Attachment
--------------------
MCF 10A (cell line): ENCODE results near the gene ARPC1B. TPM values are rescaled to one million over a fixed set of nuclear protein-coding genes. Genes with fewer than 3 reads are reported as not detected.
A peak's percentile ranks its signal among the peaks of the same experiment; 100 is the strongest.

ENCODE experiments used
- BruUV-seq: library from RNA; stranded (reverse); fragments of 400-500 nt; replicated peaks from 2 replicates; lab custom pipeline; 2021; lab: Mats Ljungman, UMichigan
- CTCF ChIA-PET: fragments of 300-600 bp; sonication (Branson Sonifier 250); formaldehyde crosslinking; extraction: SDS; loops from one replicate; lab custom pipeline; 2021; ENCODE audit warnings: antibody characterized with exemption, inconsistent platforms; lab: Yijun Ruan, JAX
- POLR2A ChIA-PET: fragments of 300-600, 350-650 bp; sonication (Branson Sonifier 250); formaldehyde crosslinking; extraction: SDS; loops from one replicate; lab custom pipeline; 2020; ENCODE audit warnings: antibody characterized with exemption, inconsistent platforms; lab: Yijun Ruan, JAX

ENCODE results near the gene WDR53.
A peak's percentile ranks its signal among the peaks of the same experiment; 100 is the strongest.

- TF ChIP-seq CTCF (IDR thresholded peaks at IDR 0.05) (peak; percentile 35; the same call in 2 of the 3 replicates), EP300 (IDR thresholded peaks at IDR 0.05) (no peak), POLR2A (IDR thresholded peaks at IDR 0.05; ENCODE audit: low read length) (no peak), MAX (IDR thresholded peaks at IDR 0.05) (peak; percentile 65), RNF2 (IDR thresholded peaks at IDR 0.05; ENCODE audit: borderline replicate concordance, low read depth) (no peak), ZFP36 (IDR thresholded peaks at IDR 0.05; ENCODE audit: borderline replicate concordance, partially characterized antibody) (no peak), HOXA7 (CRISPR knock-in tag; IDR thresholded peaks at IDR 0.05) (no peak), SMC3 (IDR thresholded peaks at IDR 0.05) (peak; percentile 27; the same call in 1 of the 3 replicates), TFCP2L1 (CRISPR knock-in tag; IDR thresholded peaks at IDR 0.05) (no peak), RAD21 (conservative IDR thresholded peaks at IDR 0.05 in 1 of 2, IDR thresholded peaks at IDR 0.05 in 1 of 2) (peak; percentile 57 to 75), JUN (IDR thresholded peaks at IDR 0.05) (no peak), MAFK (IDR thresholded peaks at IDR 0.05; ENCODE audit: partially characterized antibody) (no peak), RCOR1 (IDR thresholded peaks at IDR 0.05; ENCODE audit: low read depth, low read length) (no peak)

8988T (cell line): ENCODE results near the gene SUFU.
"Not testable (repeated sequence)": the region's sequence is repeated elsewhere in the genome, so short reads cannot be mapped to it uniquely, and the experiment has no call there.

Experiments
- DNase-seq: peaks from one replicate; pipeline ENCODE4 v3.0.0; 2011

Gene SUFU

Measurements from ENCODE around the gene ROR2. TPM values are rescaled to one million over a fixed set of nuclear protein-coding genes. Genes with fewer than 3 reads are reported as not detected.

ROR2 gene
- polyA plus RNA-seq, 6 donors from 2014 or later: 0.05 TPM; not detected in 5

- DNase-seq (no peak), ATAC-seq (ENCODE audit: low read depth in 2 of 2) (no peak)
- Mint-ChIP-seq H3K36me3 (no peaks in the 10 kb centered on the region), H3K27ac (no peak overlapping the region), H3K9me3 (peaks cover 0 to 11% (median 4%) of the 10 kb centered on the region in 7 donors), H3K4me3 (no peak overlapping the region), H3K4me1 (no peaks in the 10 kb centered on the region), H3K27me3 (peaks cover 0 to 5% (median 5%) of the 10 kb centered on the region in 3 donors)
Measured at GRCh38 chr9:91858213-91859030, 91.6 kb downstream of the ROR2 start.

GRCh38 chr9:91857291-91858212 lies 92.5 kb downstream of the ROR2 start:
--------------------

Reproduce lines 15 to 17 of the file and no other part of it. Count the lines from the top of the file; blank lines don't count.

Measurements from ENCODE around the gene ROR2. TPM values are rescaled to one million over a fixed set of nuclear protein-coding genes. Genes with fewer than 3 reads are reported as not detected.

ROR2 gene
- polyA plus RNA-seq, 6 donors from 2014 or later: 0.05 TPM; not detected in 5